SAGE Journal Articles

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Auer-Rizzi, W., & Berry, M. (2000). Business vs. cultural frames of reference in group decision making: Interactions among Austrian, Finnish, and Swedish business students. Journal of Business Communication, 37, 264-288. doi:10.1177/002194360003700304

This study evolved out of an ethnographic approach to teaching, learning, and researching the different ways that business and cultural frames of reference can affect decision making in groups consisting of Austrian, Finnish, and Swedish business students. The data is based on videotaped and audiotaped recordings, post-exercise debriefings and discussions, and post-exercise written reflections on two decision-making exercises. The business-related Carter Racing exercise, which imitates the developments leading to the space shuttle Challenger catastrophe, produced conclusion-driven groupthink in every multicultural group of students. The students’ shared “business-is-taking-risks” frame of reference was salient, with few cultural differences within the groups. In contrast, an exercise requiring the same students to decide the appropriate degree of subordinate participation in decision- making when a nuclear power plant needed repair produced only one example of conclusion-driven discourse. Analyses of three groups illustrates (a) an example of groupthink (Austrians and Swedes) in both exercises, (b) an example of national culture interference (Austrians and Swedes) that paralyzed group decision-making and (c) an example of national culture interference (Austrians and Finns) that demonstrated the importance of a “cultural negotiator” in finding common ground for different national assumptions about social relationships and preferences for communication styles.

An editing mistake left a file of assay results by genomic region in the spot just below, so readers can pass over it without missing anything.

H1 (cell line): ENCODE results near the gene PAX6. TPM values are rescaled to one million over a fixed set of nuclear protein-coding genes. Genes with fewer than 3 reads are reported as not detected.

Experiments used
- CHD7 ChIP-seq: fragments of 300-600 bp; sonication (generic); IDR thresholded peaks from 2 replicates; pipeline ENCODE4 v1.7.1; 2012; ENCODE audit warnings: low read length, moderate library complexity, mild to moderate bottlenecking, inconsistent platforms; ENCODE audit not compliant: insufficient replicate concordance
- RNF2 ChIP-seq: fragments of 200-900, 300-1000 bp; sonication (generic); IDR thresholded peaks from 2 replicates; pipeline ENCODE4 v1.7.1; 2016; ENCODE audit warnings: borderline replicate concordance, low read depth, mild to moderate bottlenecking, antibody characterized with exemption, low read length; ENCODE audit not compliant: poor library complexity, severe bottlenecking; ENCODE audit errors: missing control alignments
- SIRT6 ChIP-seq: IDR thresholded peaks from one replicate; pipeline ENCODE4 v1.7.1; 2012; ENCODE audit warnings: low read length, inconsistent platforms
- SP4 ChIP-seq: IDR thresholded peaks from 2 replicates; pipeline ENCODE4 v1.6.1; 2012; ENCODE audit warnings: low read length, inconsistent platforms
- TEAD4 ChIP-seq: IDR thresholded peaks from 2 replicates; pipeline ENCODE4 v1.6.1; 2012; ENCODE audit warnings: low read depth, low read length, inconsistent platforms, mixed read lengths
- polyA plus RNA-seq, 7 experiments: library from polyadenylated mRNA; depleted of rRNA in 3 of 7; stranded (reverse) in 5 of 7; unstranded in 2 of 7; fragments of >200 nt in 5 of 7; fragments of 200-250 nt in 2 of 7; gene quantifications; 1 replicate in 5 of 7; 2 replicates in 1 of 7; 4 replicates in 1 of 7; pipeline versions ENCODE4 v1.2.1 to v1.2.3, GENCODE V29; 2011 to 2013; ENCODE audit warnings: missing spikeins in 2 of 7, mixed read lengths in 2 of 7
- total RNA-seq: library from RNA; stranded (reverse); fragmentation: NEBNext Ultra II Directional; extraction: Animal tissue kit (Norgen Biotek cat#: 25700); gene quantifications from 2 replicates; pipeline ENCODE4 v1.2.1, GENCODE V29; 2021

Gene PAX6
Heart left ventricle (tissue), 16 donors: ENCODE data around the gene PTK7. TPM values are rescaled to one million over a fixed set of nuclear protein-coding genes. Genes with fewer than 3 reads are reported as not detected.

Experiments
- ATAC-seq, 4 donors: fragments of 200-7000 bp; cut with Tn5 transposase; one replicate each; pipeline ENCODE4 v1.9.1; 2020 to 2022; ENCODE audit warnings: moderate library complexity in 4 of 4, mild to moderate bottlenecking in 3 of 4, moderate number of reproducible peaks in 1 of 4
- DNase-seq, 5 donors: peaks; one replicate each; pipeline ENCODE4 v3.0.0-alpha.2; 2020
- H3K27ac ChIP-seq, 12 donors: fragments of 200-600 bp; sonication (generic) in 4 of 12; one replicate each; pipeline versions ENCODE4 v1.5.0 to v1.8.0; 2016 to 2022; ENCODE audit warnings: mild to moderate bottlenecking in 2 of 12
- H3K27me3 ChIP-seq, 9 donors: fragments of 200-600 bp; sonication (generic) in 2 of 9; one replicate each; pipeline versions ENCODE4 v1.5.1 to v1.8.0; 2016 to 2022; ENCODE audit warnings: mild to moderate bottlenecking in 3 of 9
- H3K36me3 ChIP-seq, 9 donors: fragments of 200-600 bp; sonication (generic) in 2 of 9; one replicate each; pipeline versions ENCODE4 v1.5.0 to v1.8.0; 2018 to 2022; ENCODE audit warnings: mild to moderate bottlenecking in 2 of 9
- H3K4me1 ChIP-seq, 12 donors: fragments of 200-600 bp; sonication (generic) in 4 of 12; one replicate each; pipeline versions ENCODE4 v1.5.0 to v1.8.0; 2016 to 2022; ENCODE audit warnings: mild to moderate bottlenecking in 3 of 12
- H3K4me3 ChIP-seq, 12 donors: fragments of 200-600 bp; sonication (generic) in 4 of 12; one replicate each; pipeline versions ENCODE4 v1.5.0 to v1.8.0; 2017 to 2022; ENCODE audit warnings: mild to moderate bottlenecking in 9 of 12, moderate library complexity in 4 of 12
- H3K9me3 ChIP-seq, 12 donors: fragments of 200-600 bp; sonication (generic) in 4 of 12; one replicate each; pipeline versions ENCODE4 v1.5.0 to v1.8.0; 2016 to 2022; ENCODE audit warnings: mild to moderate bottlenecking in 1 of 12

Rains, S. A. (2007). The impact of anonymity on perceptions of source credibility and influence in computer-mediated group communication: A test of two competing hypotheses. Communication Research, 34, 100-125. doi:10.1177/0093650206296084

As scholars and practitioners have endeavored to develop computer-based tools that foster effective communication and collaboration in groups, anonymity has played a key role. Anonymity purportedly minimizes status differences, liberates team members from a fear of retribution, and makes members feel more comfortable contributing to discussions. Yet these benefits may be outweighed by the impact of anonymity on receiver perceptions and behavior. Two competing hypotheses, drawn from adaptive structuration theory, were tested in this study to determine the impact of anonymity on receiver perceptions of sources and messages in computer-mediated group communication. The results of the multilevel models offer evidence in support of the discounting hypothesis and suggest that anonymity provided by electronic meeting systems may undermine source credibility and influence.